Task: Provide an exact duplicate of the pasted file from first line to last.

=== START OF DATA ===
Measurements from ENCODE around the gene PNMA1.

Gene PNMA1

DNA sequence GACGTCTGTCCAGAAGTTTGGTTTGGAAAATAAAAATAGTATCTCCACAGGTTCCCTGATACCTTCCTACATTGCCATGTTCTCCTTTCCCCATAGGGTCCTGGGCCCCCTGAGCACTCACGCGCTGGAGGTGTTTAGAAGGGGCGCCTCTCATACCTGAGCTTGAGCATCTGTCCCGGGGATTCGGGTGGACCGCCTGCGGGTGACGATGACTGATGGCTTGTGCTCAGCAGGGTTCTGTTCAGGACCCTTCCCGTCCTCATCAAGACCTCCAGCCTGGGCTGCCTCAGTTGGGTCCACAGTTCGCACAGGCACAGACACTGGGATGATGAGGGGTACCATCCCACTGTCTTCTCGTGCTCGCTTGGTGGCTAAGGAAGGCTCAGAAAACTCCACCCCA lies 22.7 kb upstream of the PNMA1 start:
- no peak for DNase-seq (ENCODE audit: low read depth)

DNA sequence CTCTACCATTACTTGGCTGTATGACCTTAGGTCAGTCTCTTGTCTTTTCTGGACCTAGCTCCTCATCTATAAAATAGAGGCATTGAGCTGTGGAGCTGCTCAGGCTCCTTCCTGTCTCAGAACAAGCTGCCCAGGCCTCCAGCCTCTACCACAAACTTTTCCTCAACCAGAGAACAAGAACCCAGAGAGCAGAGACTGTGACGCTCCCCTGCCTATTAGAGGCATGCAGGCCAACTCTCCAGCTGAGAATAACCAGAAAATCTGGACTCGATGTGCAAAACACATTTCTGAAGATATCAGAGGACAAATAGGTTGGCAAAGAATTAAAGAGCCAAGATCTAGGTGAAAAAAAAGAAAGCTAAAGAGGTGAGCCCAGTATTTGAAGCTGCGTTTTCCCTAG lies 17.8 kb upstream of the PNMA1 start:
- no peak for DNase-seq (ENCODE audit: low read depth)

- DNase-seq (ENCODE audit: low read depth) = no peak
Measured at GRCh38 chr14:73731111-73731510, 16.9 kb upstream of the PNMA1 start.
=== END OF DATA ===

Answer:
Measurements from ENCODE around the gene PNMA1.

Gene PNMA1

DNA sequence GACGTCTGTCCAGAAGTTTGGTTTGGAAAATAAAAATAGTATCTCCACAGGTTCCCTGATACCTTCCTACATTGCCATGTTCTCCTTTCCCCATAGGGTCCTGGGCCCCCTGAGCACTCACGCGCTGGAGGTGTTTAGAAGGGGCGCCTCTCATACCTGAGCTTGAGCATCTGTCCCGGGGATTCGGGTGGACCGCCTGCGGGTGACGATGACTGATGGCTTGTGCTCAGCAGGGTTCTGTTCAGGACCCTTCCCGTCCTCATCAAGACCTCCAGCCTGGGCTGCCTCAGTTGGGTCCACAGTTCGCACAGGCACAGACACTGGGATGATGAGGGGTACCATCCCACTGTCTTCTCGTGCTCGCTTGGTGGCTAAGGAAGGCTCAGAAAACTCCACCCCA lies 22.7 kb upstream of the PNMA1 start:
- no peak for DNase-seq (ENCODE audit: low read depth)

DNA sequence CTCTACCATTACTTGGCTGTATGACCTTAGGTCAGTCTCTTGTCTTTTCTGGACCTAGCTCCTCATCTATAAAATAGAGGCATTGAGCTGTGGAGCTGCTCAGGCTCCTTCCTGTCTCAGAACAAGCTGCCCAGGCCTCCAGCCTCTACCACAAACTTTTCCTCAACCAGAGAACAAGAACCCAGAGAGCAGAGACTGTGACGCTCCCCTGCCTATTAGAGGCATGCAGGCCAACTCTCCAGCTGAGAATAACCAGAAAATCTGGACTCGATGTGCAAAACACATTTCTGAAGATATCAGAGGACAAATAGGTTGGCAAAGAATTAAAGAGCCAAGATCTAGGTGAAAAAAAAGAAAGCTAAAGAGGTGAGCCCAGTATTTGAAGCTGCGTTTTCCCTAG lies 17.8 kb upstream of the PNMA1 start:
- no peak for DNase-seq (ENCODE audit: low read depth)

- DNase-seq (ENCODE audit: low read depth) = no peak
Measured at GRCh38 chr14:73731111-73731510, 16.9 kb upstream of the PNMA1 start.